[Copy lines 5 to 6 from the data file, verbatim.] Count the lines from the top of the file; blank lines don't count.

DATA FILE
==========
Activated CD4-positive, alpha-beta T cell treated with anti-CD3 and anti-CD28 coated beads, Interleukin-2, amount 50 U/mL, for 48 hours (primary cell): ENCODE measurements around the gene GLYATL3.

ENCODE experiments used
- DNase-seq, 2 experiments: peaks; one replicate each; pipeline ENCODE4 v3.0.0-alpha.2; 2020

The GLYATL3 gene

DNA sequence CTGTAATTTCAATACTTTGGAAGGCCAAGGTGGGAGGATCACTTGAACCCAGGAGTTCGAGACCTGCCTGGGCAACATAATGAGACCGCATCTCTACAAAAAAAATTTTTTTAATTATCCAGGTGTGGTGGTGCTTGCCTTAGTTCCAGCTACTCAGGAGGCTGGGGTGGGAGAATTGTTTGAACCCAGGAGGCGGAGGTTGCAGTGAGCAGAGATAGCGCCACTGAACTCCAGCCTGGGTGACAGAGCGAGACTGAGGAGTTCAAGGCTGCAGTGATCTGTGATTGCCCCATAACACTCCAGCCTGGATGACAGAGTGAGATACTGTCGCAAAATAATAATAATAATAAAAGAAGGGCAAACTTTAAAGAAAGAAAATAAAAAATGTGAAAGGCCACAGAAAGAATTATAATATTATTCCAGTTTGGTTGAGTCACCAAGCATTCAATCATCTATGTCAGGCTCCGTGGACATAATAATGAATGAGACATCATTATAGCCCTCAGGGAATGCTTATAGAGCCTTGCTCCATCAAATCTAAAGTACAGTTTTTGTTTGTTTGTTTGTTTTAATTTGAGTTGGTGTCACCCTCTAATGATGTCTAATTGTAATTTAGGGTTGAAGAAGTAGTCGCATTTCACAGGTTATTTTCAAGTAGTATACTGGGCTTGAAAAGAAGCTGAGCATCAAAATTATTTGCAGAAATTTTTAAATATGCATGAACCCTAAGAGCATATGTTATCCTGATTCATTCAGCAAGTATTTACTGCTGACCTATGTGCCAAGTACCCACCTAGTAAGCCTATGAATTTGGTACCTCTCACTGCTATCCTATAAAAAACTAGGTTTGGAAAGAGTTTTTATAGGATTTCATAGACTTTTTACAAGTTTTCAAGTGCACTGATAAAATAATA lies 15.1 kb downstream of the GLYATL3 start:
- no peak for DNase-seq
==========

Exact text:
DNA sequence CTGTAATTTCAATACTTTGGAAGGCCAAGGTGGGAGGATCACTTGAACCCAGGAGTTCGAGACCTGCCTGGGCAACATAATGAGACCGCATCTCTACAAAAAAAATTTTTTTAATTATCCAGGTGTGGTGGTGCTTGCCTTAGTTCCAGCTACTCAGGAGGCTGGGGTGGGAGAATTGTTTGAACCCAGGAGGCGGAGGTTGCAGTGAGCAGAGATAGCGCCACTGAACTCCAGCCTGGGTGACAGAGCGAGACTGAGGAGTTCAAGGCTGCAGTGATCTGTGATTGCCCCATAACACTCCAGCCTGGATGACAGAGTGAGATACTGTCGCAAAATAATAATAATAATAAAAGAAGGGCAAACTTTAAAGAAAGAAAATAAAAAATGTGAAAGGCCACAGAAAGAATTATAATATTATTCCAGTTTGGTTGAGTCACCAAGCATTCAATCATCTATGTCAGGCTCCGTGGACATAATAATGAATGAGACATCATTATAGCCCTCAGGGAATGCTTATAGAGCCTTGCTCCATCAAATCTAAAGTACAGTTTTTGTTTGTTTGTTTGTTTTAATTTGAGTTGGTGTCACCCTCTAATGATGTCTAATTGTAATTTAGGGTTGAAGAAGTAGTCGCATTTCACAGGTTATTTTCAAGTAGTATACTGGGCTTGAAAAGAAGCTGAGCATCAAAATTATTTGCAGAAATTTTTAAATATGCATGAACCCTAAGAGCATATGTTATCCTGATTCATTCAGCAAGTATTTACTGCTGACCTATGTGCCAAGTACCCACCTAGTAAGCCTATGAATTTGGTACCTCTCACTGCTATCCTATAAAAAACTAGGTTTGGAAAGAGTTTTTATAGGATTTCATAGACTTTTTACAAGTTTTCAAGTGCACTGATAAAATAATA lies 15.1 kb downstream of the GLYATL3 start:
- no peak for DNase-seq